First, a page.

Step one is to make teachers accountable for student learning. A simple way is for Connecticut’s General Assembly to pass a law that allows school boards to use performance, instead of seniority, in making layoff decisions. Seniority is frequently the sole factor in layoff decisions in Connecticut towns. The result is a “last in, first out” policy that is a disservice to children.
Ray’s letter is below.
Setting Record Straight On Layoff Procedures
|Ray Rossomando, West Hartford
Legislative Coordinator, Connecticut Education Association
Contrary to The Courant’s editorial regarding teacher layoffs [June 1, “Achievement, Not Seniority”], state law permits school boards to use multiple factors in deciding whom to lay off when teaching positions are eliminated. These factors could include performance and evaluations, and they can be spelled out in teacher contracts as they are negotiated. In fact, The Courant recently reported that at least four out of five teacher contracts in Connecticut use multiple factors to determine layoffs.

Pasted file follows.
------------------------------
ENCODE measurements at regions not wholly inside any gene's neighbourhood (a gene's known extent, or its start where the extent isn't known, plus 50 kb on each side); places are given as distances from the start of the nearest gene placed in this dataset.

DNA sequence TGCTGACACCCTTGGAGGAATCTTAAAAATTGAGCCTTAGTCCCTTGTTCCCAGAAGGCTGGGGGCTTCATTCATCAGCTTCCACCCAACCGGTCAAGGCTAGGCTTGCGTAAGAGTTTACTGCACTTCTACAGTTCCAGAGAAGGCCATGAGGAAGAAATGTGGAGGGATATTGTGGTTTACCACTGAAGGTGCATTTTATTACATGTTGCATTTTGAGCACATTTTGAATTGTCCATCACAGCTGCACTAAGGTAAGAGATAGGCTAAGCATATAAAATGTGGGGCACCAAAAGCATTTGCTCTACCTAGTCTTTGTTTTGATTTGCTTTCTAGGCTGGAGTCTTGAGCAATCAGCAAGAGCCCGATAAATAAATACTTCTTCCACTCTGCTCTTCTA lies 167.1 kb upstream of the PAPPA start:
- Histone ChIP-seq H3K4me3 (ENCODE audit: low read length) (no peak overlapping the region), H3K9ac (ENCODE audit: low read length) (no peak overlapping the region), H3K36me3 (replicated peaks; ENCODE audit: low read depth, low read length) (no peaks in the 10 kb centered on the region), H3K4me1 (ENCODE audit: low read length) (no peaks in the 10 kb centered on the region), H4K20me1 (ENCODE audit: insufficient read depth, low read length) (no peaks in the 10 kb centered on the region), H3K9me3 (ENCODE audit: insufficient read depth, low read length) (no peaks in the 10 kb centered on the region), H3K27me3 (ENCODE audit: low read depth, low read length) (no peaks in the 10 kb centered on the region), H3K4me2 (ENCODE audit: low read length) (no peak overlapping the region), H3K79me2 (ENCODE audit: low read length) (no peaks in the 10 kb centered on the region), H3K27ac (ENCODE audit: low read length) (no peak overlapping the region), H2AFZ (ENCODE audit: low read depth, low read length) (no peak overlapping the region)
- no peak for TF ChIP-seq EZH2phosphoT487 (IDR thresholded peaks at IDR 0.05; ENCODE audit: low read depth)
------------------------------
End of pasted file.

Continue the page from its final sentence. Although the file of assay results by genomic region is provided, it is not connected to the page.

The Courant’s example of the circumstances surrounding an exemplary Derby teacher receiving a layoff notice is also misleading. I recently served as the chief negotiator for Derby schoolteachers in contract talks and on many other matters. During these negotiations, which spanned the last three years, not once did the Derby superintendent seek to change the layoff procedure. It’s not clear why he is complaining now. What is clear is that his complaints should fall on deaf ears. The superintendent has always had an avenue to raise his concerns.
The fact that he chose not to use that avenue is his own shortcoming, and not the deficiency of any law in our state.